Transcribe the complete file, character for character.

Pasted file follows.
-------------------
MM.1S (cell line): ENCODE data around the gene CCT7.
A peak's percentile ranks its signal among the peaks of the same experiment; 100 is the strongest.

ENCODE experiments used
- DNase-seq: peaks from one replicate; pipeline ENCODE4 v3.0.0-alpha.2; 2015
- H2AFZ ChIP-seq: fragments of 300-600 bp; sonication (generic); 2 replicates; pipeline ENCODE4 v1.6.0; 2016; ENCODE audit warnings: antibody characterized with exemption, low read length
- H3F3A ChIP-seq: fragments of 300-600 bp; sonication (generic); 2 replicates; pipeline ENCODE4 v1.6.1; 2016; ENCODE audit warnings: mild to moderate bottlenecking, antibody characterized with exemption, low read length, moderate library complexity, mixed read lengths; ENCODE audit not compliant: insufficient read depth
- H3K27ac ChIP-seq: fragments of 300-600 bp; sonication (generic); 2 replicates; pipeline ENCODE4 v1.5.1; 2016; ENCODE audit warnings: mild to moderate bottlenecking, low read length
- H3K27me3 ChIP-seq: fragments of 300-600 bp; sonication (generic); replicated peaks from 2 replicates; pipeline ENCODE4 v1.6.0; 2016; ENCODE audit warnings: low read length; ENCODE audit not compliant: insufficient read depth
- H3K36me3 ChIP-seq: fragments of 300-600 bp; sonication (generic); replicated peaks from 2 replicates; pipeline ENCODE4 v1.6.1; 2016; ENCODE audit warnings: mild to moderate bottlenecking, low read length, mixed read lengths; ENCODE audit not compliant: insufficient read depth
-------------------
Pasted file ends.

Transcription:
MM.1S (cell line): ENCODE data around the gene CCT7.
A peak's percentile ranks its signal among the peaks of the same experiment; 100 is the strongest.

ENCODE experiments used
- DNase-seq: peaks from one replicate; pipeline ENCODE4 v3.0.0-alpha.2; 2015
- H2AFZ ChIP-seq: fragments of 300-600 bp; sonication (generic); 2 replicates; pipeline ENCODE4 v1.6.0; 2016; ENCODE audit warnings: antibody characterized with exemption, low read length
- H3F3A ChIP-seq: fragments of 300-600 bp; sonication (generic); 2 replicates; pipeline ENCODE4 v1.6.1; 2016; ENCODE audit warnings: mild to moderate bottlenecking, antibody characterized with exemption, low read length, moderate library complexity, mixed read lengths; ENCODE audit not compliant: insufficient read depth
- H3K27ac ChIP-seq: fragments of 300-600 bp; sonication (generic); 2 replicates; pipeline ENCODE4 v1.5.1; 2016; ENCODE audit warnings: mild to moderate bottlenecking, low read length
- H3K27me3 ChIP-seq: fragments of 300-600 bp; sonication (generic); replicated peaks from 2 replicates; pipeline ENCODE4 v1.6.0; 2016; ENCODE audit warnings: low read length; ENCODE audit not compliant: insufficient read depth
- H3K36me3 ChIP-seq: fragments of 300-600 bp; sonication (generic); replicated peaks from 2 replicates; pipeline ENCODE4 v1.6.1; 2016; ENCODE audit warnings: mild to moderate bottlenecking, low read length, mixed read lengths; ENCODE audit not compliant: insufficient read depth